Yes, to fit all the padding inside. Also if you do have a cs then you want something that sits really high up on your tummy - bikini-style pants would probably just sit right on top of the scar.

NotAQueef Mon 01-Jul-13 16:17:49

I am shock at all the posters saying 6 sleepsuits? Did you have very accurate pooers?
DS occasionally went through 6 sleepsuits in a day with his epic poonamis!
I see the logic in perhaps only having 6 or so before the baby is born as you won't know sizes, but to be honest (particularly) in the first few weeks, get a load of the multipack cheap ones in addtion to some nice sleepsuits so you are not constantly washing/drying (or at least reduce the frequency)
a bouncer - you will sometimes need/want to put the baby down grin and a bouncer will entertain them and keep them safe while you treat yourself to a trip to the loo! I used to pop DS in his with me in the bathroom while I showered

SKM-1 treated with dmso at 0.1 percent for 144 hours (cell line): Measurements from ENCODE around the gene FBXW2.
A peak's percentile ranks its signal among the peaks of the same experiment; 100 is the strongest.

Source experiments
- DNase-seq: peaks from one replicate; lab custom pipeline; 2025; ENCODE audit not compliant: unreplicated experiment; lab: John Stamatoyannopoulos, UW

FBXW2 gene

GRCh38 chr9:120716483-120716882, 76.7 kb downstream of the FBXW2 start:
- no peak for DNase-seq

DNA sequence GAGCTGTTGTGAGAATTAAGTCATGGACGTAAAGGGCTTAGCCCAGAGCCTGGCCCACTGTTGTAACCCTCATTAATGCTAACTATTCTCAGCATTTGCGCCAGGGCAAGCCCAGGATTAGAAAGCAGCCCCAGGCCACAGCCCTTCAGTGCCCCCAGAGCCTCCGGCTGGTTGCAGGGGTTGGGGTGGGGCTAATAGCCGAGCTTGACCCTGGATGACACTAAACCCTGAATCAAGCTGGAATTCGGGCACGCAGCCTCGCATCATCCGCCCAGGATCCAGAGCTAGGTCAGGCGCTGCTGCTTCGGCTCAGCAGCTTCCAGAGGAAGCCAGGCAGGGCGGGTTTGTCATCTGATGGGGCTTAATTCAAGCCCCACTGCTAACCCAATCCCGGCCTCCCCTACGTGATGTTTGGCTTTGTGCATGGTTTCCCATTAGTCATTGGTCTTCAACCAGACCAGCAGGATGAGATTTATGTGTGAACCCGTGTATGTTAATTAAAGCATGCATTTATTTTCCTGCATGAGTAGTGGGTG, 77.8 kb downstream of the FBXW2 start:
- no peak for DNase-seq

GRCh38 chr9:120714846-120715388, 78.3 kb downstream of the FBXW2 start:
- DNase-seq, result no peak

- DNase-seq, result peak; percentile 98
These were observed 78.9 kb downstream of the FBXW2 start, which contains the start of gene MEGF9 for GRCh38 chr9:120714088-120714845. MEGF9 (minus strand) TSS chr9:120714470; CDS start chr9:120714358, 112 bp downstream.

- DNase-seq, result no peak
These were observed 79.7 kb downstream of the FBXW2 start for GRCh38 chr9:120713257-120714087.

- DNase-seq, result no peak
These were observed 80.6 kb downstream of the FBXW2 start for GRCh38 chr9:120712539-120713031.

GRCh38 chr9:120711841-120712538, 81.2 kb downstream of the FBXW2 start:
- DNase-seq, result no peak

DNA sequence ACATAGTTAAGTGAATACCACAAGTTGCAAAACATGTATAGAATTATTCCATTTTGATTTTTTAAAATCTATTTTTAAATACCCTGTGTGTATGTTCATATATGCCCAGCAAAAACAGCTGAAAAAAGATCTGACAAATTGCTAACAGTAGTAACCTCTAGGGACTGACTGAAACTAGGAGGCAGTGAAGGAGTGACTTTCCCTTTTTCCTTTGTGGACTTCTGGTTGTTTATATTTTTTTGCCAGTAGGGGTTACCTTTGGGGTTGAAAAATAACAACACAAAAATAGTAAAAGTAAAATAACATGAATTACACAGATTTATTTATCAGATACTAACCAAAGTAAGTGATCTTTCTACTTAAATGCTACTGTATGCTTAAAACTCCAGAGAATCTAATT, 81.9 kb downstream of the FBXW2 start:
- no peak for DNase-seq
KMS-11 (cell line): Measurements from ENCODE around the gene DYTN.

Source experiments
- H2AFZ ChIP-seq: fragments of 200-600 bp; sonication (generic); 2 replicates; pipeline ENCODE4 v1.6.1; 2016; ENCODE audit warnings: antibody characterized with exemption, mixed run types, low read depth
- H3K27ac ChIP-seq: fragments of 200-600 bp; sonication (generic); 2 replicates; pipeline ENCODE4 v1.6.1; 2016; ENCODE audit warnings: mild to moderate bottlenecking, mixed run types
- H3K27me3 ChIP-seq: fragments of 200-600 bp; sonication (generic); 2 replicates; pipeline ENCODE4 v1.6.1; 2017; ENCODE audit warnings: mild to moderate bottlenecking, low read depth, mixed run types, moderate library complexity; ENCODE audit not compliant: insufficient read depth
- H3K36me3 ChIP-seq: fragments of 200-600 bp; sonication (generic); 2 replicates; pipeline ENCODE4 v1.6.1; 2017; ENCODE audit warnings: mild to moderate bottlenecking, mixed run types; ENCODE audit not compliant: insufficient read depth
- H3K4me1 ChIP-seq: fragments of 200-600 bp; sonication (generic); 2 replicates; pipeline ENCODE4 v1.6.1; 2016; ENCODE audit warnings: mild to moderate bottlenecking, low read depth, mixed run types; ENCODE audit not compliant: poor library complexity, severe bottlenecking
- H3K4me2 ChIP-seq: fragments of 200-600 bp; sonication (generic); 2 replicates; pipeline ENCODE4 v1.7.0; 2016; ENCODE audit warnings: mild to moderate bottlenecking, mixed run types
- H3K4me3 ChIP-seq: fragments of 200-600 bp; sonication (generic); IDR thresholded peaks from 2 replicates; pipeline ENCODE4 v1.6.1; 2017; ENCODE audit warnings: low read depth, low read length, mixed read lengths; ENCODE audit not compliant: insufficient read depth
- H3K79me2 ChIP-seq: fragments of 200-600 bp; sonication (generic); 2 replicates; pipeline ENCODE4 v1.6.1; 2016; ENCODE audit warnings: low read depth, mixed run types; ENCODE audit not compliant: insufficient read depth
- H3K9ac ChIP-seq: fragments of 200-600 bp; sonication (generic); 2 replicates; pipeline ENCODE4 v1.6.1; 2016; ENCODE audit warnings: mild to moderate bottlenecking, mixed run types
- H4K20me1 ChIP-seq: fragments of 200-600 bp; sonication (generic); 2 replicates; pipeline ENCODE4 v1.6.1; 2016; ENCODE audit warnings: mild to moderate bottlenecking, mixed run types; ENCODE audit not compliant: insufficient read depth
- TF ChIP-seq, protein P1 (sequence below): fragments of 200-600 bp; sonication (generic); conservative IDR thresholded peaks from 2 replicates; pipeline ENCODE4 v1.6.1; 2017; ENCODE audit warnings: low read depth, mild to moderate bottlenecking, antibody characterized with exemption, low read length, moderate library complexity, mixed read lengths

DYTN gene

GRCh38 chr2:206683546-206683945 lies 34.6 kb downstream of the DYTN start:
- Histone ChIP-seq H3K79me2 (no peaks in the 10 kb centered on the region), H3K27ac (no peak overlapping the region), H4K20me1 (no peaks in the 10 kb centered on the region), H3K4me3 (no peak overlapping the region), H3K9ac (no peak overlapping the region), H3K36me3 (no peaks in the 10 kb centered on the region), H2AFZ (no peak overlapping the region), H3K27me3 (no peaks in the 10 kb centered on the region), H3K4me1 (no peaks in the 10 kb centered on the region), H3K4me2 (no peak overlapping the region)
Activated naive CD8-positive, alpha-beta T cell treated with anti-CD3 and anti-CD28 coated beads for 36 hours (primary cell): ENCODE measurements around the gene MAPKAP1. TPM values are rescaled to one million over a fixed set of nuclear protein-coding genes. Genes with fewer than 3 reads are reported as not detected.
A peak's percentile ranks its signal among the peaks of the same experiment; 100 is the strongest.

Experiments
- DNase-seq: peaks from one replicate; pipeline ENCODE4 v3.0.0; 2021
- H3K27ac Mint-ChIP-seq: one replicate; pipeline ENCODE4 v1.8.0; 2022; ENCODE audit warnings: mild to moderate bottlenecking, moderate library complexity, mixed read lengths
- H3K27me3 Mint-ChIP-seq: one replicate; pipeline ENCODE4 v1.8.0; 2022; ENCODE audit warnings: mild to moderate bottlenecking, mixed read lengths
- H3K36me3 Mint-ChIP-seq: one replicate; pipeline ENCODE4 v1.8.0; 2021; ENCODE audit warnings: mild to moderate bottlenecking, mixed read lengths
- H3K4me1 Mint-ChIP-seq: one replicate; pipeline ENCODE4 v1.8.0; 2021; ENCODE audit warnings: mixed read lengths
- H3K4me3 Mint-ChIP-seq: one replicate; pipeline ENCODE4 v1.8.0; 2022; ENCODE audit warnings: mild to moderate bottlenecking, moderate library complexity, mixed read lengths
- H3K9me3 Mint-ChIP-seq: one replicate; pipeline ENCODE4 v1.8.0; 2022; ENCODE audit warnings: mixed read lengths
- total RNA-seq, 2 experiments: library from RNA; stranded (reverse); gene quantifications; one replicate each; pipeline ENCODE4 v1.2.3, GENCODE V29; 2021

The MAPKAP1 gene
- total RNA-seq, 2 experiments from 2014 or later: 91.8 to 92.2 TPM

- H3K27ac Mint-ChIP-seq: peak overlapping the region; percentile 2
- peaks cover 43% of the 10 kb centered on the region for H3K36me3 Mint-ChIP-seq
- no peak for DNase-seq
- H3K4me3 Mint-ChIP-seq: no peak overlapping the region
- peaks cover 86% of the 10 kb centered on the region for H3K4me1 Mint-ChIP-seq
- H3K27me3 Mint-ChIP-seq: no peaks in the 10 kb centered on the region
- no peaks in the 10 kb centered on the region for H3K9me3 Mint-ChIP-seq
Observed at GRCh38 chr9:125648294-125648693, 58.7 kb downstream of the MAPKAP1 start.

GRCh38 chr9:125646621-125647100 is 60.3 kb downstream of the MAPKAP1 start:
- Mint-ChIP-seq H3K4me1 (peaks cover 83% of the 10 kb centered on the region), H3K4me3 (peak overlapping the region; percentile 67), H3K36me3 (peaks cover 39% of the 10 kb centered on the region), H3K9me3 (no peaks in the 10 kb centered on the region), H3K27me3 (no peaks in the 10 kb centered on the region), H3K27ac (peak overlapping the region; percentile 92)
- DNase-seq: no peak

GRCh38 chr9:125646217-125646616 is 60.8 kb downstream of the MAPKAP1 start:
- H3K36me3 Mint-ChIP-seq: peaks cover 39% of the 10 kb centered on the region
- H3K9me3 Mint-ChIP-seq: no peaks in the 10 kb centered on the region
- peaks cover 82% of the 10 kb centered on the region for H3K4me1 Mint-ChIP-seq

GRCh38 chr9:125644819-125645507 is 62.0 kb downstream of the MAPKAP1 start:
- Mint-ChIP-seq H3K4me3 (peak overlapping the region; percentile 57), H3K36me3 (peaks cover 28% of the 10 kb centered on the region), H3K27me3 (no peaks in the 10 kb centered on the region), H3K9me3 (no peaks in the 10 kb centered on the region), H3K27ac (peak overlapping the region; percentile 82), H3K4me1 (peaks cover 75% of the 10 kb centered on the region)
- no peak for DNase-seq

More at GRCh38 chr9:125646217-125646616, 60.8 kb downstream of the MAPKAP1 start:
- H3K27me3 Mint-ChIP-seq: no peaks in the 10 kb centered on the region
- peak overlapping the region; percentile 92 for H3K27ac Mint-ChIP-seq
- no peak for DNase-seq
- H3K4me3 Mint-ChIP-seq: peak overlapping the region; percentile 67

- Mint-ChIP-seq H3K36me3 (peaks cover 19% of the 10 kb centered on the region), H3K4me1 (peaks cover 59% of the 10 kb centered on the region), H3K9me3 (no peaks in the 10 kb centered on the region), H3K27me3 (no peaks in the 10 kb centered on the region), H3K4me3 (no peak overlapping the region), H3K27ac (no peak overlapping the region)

summerplease Mon 01-Jul-13 16:36:42

This book is worth a look - non-biased info:

summerplease Mon 01-Jul-13 16:36:57


Fairydogmother Mon 01-Jul-13 17:08:20

Fab thread! <scribbling all this info down lol>

IneedAsockamnesty Mon 01-Jul-13 17:23:59

If budget or environmental is an issue then it can be reduced hugely.

Car seat if you have a car.
7 vests
7 babygros
4 sheets
Nappies ( if going with reusables do not buy a big expensive kit you do not need one you can get everything you need for about £90)
4 blankets or sleeping bags

I never bothered with those thin cloths and just got a stack of flat terry nappies and used those instead the bonus is you can also use them as nappies in a emergency or as well they last longer and are cheaper.

I also had reusable wipes but a small packet of disposable ones are handy for when out and about.

Thick sanitary towels
2 pairs of reusable breast pads
Bottle of witch hazel

Somewhere for the baby to sleep I wouldn't bother with a Moses basket ikea do a very cheap cot its about £30.

If bottle feeding then bottles steriliser formula, again avoid buying a big kit as you may not get on with the bottles and they can be over priced.

If bf with occasional expressing the bottle can be sterilised in any tub you want with cold water and a tablet so no fancy steam machine needed try to avoid buying a pump in advance you can borrow one from most sure start centres.